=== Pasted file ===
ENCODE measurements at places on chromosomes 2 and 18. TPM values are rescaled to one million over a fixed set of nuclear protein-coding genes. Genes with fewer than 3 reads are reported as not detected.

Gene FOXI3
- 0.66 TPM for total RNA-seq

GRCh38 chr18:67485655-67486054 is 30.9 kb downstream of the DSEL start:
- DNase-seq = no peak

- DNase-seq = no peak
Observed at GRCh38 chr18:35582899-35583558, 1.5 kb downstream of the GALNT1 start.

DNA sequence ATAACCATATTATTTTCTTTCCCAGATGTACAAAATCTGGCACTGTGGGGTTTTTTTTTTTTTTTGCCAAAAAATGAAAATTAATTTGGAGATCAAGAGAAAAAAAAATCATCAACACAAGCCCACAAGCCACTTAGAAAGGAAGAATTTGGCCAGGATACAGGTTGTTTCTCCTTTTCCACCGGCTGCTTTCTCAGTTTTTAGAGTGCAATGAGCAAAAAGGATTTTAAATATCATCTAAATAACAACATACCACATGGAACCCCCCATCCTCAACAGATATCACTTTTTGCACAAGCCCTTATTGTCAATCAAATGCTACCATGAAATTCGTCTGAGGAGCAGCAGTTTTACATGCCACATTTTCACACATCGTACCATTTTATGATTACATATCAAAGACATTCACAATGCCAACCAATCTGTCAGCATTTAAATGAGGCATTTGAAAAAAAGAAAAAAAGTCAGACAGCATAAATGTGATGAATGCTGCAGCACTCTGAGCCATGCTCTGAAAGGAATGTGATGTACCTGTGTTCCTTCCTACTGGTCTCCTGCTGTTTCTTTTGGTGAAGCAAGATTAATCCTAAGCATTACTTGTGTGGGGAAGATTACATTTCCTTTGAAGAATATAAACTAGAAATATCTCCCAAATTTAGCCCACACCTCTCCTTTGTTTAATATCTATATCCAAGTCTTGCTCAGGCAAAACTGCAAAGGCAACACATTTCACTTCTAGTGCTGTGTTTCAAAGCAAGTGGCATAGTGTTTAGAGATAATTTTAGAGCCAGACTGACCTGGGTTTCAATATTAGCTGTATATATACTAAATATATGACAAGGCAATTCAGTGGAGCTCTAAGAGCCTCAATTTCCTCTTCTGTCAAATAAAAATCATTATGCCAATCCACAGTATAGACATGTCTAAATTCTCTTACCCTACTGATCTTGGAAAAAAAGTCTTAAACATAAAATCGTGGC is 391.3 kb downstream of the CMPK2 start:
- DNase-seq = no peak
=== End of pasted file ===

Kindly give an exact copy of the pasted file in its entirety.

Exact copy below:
ENCODE measurements at places on chromosomes 2 and 18. TPM values are rescaled to one million over a fixed set of nuclear protein-coding genes. Genes with fewer than 3 reads are reported as not detected.

Gene FOXI3
- 0.66 TPM for total RNA-seq

GRCh38 chr18:67485655-67486054 is 30.9 kb downstream of the DSEL start:
- DNase-seq = no peak

- DNase-seq = no peak
Observed at GRCh38 chr18:35582899-35583558, 1.5 kb downstream of the GALNT1 start.

DNA sequence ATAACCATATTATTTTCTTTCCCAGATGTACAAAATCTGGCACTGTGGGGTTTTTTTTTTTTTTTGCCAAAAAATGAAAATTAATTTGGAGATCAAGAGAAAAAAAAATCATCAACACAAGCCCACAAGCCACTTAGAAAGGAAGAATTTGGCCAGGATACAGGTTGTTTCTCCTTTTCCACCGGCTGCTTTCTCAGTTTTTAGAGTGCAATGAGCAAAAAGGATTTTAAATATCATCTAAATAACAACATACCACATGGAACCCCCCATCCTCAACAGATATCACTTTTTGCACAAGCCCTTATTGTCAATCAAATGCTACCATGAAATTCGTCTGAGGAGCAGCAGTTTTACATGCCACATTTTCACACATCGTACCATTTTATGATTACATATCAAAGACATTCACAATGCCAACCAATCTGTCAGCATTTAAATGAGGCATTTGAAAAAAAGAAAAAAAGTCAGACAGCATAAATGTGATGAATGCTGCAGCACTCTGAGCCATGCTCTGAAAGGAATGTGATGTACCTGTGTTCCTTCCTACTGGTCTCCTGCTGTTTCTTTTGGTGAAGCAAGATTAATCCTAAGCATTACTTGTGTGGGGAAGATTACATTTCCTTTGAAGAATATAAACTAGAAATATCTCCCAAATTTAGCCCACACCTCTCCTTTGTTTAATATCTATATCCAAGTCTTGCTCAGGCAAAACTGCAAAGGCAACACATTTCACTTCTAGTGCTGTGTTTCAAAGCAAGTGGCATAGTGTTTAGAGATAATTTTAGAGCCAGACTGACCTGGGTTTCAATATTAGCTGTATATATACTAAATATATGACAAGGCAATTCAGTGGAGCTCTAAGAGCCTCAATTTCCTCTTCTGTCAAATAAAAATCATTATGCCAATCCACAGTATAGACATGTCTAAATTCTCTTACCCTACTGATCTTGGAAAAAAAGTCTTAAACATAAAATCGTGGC is 391.3 kb downstream of the CMPK2 start:
- DNase-seq = no peak